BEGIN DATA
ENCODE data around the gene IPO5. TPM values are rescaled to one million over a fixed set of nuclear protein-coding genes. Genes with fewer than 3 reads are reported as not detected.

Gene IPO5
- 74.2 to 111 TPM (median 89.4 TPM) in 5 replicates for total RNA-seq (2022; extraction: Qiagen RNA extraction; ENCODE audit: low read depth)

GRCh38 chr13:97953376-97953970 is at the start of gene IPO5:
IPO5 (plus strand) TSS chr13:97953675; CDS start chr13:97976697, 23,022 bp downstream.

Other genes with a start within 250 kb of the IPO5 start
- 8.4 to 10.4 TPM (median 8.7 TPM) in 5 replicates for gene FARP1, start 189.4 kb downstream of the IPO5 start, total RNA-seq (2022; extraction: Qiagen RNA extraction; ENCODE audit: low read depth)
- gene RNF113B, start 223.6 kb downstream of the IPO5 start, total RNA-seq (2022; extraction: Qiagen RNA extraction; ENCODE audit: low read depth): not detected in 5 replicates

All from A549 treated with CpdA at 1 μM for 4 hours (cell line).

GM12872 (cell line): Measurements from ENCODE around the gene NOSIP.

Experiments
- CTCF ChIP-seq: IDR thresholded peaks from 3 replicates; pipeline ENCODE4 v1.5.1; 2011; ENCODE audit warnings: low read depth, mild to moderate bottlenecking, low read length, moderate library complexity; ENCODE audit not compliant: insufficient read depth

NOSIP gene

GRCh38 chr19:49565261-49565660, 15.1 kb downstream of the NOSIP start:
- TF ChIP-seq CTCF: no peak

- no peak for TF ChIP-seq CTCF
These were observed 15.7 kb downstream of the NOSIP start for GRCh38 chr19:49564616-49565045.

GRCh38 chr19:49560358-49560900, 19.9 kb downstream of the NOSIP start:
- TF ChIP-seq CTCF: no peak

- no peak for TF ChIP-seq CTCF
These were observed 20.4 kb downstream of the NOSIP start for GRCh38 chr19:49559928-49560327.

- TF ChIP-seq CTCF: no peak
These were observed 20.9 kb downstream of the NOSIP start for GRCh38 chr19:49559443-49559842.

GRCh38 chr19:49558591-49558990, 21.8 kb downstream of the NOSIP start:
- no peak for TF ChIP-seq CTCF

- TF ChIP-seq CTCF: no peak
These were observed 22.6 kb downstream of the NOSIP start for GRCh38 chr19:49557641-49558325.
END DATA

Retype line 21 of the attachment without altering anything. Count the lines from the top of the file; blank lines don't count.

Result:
These were observed 20.4 kb downstream of the NOSIP start for GRCh38 chr19:49559928-49560327.